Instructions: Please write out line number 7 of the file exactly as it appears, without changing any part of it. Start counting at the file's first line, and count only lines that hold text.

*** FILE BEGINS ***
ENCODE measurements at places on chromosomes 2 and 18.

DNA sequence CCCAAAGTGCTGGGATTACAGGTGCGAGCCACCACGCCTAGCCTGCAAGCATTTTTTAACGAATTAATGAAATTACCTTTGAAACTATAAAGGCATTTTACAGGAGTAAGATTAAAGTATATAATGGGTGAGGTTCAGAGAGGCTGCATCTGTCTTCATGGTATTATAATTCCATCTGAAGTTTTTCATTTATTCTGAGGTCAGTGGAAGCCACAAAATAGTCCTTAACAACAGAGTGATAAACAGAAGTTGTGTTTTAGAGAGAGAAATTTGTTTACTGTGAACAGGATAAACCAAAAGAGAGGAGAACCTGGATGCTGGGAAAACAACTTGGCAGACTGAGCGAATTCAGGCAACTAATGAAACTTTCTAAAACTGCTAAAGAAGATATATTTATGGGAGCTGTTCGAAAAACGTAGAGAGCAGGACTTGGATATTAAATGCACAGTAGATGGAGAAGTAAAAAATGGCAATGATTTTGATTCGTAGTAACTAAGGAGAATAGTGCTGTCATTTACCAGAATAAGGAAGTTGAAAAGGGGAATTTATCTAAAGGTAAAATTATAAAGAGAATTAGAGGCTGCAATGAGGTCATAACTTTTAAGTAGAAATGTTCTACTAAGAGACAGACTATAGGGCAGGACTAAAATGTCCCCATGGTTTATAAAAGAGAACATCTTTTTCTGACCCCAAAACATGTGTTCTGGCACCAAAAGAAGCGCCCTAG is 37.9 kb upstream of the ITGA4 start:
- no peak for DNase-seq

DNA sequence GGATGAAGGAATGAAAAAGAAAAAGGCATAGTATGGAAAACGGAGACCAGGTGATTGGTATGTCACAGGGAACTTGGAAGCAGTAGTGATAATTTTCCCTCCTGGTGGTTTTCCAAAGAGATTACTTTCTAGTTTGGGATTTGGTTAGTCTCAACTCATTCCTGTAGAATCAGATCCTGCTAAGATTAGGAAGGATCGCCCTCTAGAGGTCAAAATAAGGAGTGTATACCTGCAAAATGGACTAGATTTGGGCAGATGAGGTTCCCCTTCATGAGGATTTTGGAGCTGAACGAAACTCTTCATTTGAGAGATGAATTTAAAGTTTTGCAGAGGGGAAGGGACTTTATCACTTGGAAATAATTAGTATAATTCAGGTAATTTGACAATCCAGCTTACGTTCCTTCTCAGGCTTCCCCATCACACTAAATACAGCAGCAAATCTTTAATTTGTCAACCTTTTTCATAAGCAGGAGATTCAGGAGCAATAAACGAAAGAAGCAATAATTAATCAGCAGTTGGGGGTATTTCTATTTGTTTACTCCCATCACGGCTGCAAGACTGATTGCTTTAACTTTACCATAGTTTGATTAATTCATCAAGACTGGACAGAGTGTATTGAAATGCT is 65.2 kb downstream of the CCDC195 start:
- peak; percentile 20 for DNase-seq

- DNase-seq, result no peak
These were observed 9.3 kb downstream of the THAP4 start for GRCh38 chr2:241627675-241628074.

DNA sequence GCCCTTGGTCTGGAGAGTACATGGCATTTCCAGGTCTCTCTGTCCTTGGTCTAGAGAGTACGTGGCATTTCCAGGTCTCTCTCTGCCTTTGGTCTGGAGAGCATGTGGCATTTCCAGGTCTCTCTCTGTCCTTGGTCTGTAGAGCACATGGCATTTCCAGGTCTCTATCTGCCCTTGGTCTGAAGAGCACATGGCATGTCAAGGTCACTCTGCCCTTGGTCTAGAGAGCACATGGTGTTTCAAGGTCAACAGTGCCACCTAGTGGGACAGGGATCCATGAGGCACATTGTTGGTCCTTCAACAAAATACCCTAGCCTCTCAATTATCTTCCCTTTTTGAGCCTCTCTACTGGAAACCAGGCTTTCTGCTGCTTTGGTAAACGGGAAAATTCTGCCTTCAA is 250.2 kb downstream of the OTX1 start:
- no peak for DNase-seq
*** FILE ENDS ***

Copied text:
These were observed 9.3 kb downstream of the THAP4 start for GRCh38 chr2:241627675-241628074.